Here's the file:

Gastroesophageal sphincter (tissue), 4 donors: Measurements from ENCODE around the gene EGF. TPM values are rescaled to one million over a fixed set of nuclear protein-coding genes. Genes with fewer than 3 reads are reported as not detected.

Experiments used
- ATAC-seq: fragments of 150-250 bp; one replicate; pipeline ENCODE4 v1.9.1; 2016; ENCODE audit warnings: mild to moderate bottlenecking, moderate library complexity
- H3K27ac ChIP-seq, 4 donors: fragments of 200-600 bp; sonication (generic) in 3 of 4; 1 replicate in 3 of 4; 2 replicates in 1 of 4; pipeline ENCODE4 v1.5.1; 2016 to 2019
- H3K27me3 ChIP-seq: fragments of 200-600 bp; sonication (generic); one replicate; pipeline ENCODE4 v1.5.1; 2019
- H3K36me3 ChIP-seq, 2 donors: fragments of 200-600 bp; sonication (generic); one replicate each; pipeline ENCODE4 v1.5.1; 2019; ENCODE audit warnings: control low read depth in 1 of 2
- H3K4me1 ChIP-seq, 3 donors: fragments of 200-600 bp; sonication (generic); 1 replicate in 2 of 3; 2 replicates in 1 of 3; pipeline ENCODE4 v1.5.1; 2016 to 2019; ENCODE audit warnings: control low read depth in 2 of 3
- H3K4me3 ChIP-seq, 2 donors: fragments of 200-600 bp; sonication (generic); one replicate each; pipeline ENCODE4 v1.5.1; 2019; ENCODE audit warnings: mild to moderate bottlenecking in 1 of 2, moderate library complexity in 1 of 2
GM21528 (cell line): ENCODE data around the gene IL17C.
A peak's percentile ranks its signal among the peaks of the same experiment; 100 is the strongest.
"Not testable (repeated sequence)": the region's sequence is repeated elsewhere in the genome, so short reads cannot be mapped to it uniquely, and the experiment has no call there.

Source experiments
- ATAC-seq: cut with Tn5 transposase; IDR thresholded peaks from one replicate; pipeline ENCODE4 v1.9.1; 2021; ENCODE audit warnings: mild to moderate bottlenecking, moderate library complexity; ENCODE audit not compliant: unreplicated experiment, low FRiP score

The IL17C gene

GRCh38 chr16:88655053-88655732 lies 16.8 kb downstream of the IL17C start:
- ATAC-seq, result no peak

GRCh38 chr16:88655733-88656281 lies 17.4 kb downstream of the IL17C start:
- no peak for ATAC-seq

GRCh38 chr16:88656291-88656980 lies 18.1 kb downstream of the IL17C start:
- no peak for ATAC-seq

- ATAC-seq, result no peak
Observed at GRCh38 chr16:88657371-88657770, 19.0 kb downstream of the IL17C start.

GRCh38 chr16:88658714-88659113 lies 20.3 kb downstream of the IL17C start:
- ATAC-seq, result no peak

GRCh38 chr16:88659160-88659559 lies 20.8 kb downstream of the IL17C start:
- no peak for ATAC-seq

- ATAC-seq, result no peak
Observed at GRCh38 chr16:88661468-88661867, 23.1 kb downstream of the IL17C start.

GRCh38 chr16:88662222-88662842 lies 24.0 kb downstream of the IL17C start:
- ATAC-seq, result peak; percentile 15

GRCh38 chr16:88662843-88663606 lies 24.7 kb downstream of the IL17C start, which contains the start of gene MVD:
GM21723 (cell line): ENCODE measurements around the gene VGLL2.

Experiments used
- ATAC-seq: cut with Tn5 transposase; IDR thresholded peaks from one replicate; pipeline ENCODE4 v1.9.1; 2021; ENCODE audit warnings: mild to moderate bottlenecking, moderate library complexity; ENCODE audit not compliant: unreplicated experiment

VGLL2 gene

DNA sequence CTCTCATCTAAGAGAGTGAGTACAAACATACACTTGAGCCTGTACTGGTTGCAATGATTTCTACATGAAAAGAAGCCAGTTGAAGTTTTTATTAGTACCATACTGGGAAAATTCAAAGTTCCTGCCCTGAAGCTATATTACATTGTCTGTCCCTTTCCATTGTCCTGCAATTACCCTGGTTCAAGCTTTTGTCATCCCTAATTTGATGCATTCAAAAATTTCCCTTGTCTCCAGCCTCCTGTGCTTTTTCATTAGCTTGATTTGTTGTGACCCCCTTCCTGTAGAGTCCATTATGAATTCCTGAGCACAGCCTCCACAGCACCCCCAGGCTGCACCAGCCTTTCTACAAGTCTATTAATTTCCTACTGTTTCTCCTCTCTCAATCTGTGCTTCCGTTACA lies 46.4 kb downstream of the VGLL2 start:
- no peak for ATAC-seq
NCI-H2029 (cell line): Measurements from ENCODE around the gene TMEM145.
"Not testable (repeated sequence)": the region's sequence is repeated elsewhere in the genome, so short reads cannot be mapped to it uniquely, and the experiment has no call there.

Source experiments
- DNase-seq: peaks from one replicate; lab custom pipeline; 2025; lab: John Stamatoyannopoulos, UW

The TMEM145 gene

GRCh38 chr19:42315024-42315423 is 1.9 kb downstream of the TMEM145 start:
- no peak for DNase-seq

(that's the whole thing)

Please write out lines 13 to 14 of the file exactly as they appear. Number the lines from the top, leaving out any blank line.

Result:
- ATAC-seq: cut with Tn5 transposase; IDR thresholded peaks from one replicate; pipeline ENCODE4 v1.9.1; 2021; ENCODE audit warnings: mild to moderate bottlenecking, moderate library complexity; ENCODE audit not compliant: unreplicated experiment, low FRiP score

The IL17C gene